The resurrection of Jesus Christ from the dead, or, if you wish, the alleged resurrection, is the most stupendous miracle on record. A dead body’s resumption of life, walking out of its tomb, eating and talking with its former friends for a period of forty days is a series of events that we do not experience very frequently. No wonder the foes of Christianity doubt it and pseudo-Christians spiritualize it.

Power Of Hume’s Argument

No one since the time of David Hume has argued more powerfully against the resurrection than he. Therefore it is not amiss to begin with a reconsideration of Hume.

Suppose, he says, that all historians should agree that on January 1, 1600, Queen Elizabeth died, and that after being interred a month she again appeared, resumed her throne and governed England another three years. Hume confesses that the agreement of all the witnesses on so many details would puzzle him. He would be compelled to believe that Elizabeth had died, he would have to accept the public circumstances that followed for three years, but far from having the least inclination to believe so miraculous an event, he would assert that the resurrection was merely pretended and could not possibly have been real. If, further, this alleged miracle were made a part of some religion, this very circumstance would be full proof of a cheat and would induce all men of good sense to reject it without examination.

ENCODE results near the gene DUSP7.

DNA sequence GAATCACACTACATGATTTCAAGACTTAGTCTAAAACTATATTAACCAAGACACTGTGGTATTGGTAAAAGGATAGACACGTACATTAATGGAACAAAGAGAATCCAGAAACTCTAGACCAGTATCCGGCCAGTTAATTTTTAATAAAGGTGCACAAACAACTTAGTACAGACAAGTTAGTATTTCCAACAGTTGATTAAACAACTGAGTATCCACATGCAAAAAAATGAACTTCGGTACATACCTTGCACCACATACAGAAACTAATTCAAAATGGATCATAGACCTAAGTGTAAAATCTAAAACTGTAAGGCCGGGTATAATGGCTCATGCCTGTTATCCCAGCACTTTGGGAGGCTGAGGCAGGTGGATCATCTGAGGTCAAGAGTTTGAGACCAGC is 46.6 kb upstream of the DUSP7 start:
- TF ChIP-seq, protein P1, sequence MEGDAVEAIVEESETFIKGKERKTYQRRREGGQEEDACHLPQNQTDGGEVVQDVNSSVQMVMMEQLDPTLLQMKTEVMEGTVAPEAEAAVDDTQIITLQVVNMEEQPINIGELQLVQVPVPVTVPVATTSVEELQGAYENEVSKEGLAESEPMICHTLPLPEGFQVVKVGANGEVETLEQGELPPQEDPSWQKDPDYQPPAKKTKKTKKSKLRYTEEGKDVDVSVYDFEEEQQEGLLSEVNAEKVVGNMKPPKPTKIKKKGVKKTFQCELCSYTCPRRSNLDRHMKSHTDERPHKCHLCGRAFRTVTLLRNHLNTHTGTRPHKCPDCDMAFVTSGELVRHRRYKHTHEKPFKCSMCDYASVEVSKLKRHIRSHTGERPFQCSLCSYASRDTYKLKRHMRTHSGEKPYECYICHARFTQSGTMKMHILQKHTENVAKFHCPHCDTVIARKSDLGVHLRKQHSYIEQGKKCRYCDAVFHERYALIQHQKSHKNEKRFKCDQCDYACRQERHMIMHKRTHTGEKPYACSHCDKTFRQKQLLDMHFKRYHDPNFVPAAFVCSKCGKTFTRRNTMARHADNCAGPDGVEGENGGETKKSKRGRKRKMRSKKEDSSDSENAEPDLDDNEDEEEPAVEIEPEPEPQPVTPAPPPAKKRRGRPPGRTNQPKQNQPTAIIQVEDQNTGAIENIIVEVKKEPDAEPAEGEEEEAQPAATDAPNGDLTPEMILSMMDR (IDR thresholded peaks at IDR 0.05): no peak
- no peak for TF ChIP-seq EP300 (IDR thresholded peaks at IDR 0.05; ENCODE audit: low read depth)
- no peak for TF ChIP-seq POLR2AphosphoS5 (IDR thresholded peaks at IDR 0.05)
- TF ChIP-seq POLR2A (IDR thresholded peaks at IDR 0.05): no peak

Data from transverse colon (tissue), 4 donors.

The arguments against the possibility of miracles from the viewpoint of scientific mechanism are too intricate for the present discussion, and as a matter of fact Hume remains pretty well within the limits of ordinary observation. But if anyone think that the broader questions of competitive world views are more difficult for ...

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